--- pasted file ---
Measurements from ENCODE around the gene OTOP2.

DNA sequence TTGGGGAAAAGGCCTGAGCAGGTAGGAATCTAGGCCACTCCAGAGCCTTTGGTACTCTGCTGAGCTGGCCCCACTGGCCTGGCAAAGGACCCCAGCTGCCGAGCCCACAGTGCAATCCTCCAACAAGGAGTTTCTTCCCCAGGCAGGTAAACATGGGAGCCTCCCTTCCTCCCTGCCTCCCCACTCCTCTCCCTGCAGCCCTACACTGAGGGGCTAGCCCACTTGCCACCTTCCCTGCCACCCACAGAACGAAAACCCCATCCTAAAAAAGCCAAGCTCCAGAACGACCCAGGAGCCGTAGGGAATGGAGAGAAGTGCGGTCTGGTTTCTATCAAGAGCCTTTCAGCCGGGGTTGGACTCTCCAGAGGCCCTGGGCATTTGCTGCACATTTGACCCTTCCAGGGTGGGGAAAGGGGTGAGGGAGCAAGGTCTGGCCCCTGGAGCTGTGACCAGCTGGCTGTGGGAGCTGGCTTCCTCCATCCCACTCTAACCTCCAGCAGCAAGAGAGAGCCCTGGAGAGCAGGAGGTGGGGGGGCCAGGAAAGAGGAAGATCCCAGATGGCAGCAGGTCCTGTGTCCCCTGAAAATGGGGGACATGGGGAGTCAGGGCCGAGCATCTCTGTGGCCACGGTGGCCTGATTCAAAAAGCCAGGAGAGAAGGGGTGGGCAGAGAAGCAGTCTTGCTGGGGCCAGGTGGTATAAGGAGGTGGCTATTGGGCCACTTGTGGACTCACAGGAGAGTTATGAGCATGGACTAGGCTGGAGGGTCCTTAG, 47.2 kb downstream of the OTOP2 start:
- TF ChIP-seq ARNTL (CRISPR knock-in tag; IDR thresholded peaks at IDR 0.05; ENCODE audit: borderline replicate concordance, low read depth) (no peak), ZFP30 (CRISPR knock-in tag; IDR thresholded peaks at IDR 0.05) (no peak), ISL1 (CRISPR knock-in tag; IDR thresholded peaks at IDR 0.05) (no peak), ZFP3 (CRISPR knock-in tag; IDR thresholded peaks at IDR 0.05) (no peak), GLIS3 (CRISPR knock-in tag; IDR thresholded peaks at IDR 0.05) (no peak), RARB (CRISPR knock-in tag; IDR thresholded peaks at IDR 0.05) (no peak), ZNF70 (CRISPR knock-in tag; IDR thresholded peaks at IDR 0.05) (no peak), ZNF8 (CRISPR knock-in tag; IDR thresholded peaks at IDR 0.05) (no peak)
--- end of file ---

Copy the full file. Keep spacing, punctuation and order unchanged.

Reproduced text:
Measurements from ENCODE around the gene OTOP2.

DNA sequence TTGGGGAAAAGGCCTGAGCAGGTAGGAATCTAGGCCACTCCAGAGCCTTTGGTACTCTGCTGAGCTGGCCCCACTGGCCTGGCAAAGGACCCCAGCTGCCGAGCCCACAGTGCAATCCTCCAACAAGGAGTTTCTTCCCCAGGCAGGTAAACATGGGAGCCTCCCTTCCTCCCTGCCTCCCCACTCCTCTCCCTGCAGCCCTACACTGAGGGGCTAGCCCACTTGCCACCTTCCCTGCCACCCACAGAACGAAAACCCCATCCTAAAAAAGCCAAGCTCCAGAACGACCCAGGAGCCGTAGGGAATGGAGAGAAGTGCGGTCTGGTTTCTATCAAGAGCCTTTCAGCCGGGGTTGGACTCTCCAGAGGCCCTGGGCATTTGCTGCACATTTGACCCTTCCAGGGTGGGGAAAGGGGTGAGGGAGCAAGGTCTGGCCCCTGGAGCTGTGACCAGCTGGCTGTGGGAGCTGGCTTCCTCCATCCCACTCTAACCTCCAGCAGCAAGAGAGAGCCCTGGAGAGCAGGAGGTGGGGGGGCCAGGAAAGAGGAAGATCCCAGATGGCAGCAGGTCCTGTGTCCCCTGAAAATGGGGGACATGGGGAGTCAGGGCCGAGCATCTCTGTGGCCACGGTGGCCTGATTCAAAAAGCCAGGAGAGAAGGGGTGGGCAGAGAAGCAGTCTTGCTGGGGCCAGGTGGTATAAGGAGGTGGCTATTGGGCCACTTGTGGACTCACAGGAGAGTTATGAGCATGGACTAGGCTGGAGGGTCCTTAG, 47.2 kb downstream of the OTOP2 start:
- TF ChIP-seq ARNTL (CRISPR knock-in tag; IDR thresholded peaks at IDR 0.05; ENCODE audit: borderline replicate concordance, low read depth) (no peak), ZFP30 (CRISPR knock-in tag; IDR thresholded peaks at IDR 0.05) (no peak), ISL1 (CRISPR knock-in tag; IDR thresholded peaks at IDR 0.05) (no peak), ZFP3 (CRISPR knock-in tag; IDR thresholded peaks at IDR 0.05) (no peak), GLIS3 (CRISPR knock-in tag; IDR thresholded peaks at IDR 0.05) (no peak), RARB (CRISPR knock-in tag; IDR thresholded peaks at IDR 0.05) (no peak), ZNF70 (CRISPR knock-in tag; IDR thresholded peaks at IDR 0.05) (no peak), ZNF8 (CRISPR knock-in tag; IDR thresholded peaks at IDR 0.05) (no peak)